2154: ANALYTICAL CHEMISTRY FOR CHEMISTRY MAJORS
A one-semester course in analytical chemistry emphasizing the principles of equilibrium with examples from acid-base, complexation, solubility, and redox chemistry. The course also introduces the principles of spectroscopic, electrochemical, and chromatographic instrumentation. Pre: 1036 or 1056 or 1056H. Co: 2164. (4H,4C)
2164: ANALYTICAL CHEMISTRY FOR CHEMISTRY MAJORS LAB
A one-semester laboratory course in analytical chemistry that provides practical training in wet chemical methods, atomic and molecular spectroscopy, electrochemistry, and separations. Pre: 1046 or 1066. Co: 2154. (3L,1C)
2424: DESCRIPTIVE INORGANIC CHEMISTRY
Application of fundamental principles in a systematic study of bonding and reactivity of the elements and their compounds. Pre: 1036 or 1056. (3H,3C)
2514: SURVEY OF ORGANIC CHEMISTRY
Short course in fundamentals of organic chemistry with emphasis on nomenclature, isomerism, and properties of organic compounds. Compounds of importance to biology and biochemistry stressed. (Prior credit for 2535 precludes credit for this course.) One year of Chemistry required. Pre: (1035 or 1055 or 1055H), (1036 or 1056 or 1056H), (1045 or 1065), (1046 or 1066). (3H,3C)
2535-2536: ORGANIC CHEMISTRY
Structure, stereochemistry, reactions, and synthesis of organic compounds. Pre: 1036 or 1056 or 1056H or ISC 1106 or ISC 1106H for 2535; 2535 or (2565 or 2565H) for 2536. (3H,3C)
2545-2546: ORGANIC CHEMISTRY LABORATORY
The laboratory accompanies lectures in organic chemistry 2535 and 2536. Pre: 1046 or 1066 or ISC 1116 for 2545; 2545 for 2546. Co: 2565, 2535 for 2545; 2536 for 2546. (3L,1C)
2555-2556: ORGANIC SYNTHESIS AND TECHNIQUES LAB
Synthesis and characterization of organic compounds using modern laboratory techniques. Pre: 2565 for 2555; 2555 for 2556. (6L,2C)
2565-2566: PRINCIPLES OF ORGANIC CHEMISTRY
Organic chemistry for chemistry majors. Structure and reactions of organic compounds, with emphasis on fundamental principles, theories, synthesis, and reaction mechanisms. The subject matter partially duplicates that of 2535-2536; no credit will be given for the duplicated courses. Pre: 1036 or 1056 or 1036H or 1056H for 2565; 2565 for 2566. (3H,3C)
2964: FIELD STUDY
Pass/Fail only. Variable credit course.
2974: INDEPENDENT STUDY
Variable credit course.
2974H: INDEPENDENT STUDY
Honors section. Variable credit course.
2984: SPECIAL STUDY
Variable credit course.
3615-3616: PHYSICAL CHEMISTRY
Principles of thermodynamics, kinetics, and quantum mechanics applied to chemical equilibria, reactivity, and structure. Partly duplicates 4615, cannot receive credit for both 3615 and 4615. Pre: (1035 or 1055 or 1055H), (1036 or 1056 or 1056H), PHYS 2306, (MATH 2204 or MATH 2204H or MATH 2224) for 3615; MATH 2214, (CHEM 3615 or CHEM 3615H), (CHEM 3615, MATH 2214 or CHEM 3615H) for 3616. (3H,3C)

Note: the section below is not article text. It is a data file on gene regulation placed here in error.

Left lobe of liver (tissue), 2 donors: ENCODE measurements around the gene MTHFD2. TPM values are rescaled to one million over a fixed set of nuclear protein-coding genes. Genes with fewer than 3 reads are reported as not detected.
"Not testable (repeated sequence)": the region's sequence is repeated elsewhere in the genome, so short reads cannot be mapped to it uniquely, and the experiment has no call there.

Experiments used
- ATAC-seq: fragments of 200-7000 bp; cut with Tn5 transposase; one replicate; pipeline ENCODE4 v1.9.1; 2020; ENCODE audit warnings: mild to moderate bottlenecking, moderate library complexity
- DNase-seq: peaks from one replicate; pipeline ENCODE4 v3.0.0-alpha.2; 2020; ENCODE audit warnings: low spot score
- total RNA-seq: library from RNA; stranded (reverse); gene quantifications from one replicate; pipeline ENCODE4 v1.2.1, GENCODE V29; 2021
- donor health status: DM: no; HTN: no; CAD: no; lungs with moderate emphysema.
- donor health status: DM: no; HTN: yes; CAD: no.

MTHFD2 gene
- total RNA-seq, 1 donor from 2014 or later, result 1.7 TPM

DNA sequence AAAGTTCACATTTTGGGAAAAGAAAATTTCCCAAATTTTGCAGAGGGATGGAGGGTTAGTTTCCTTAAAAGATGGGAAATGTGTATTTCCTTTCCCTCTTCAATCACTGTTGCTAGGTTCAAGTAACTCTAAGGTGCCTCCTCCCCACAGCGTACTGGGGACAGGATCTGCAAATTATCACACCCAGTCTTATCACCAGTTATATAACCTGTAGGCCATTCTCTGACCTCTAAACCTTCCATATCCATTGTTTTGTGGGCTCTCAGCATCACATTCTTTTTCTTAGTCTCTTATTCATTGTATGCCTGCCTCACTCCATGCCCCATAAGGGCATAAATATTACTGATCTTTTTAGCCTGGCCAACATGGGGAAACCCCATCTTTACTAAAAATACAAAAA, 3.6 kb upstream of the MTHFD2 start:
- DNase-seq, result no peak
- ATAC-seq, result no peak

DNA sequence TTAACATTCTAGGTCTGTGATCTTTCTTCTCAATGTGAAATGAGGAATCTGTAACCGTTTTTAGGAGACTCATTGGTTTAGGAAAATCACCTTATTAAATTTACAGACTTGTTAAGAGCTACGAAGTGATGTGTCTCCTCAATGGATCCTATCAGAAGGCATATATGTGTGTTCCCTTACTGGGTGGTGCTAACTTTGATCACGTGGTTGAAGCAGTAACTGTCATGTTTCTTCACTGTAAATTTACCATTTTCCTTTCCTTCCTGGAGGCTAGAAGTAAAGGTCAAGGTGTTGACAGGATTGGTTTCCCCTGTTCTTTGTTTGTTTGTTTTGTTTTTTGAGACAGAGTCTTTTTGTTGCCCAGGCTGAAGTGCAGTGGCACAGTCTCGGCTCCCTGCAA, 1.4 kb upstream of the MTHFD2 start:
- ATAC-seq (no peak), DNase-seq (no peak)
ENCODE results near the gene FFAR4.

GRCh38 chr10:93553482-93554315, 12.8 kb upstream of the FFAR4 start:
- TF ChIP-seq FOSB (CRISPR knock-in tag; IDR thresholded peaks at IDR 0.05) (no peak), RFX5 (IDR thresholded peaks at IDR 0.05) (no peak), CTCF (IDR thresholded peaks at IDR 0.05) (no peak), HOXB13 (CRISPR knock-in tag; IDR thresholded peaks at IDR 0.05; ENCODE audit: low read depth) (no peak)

3615H-3616H: HONORS PHYSICAL CHEMISTRY
Principles of thermodynamics, kinetics, and quantum mechanics applied to chemical equilibria, reactivity, and structure. Partially duplicates 4615, cannot receive credit for both 3615H and 4615. 3615H requires additional work; consult the instructor. Pre: (1035 or 1055 or 1055H), (1036 or 1056 or 1056H), PHYS 2306, (MATH 2204 or MATH 2204H or MATH 2224) for 3615H; MATH 2214, (CHEM 3615 or CHEM 3615H), (CHEM 3615, MATH 2214 or CHEM 3615H) for 3616H. (3H,3C)
3625-3626: PHYSICAL CHEMISTRY LABORATORY
Laboratory study of selected physico-chemical principles and methods. Data acquisition, data analysis, and report writing are stressed. Pre: 3615 or 3615H or 4615 for 3625; (3616 or 3616H or 4616), 3625, 4014 for 3626. (3L,1C)
4014: SURVEY OF CHEMICAL LITERATURE
Use of the chemical literature as an aid to professional activities. Pre: Junior Major Standing. (1H,1C)
4054: CAPSTONE IN MATERIALS AND SOCIETY
Capstone course for the Materials and Society Pathways Minor. Synthesizes the students’ preparation in social equity, policy, and fundamental materials science to critically analyze concepts in the modern scientific materials landscape, including the evaluation of scientific information, the reciprocal impact of science and society, and the ethics of extraction & mining, manufacturing & use, and disposal of materials. Cultivates skills in teamwork, written and oral presentations, and proposal development. (3H,3C)
4074 (MSE 4544): LABORATORY IN POLYMER SCIENCE
Experimental techniques used in the synthesis of various linear polymers, copolymers, and crosslinked networks. Determination of polymer molecular weights and molecular weight distribution. Methods used in the thermal, mechanical, and morphological characterization of polymeric systems. Pre: 3616, 4534. (1H,3L,2C)
4114: INSTRUMENTAL ANALYSIS
Principles of instrumental methods including data analysis, phase equilibrium, spectroscopy, and electrochemistry. Applications of modern instrumentation to chemical analyses using chromatography, electrophoresis, atomic and molecular spectroscopy, potentiometry, and voltammetry. Note: Graduate students will not be expected to take the corequisite lab 4124. Pre: (3615 or 3615H), 2154. Co: 4124. (3H,3C)
4114H: HONORS INSTRUMENTAL ANALYSIS
Pre: (3615 or 3615H), 2154. Co: 4124. (3H,3C)
4124: INSTRUMENTAL ANALYSIS LABORATORY
Hands-on experience with modern instrumental methods of analysis. Experiments use spectroscopy, electrochemistry, and separations. Co: 4114. (3L,1C)
4404: PHYSICAL INORGANIC CHEMISTRY
A study of spectroscopic, bonding, and structural properties of inorganic compounds. Pre: (3616 or 3616H), 2424. (3H,3C)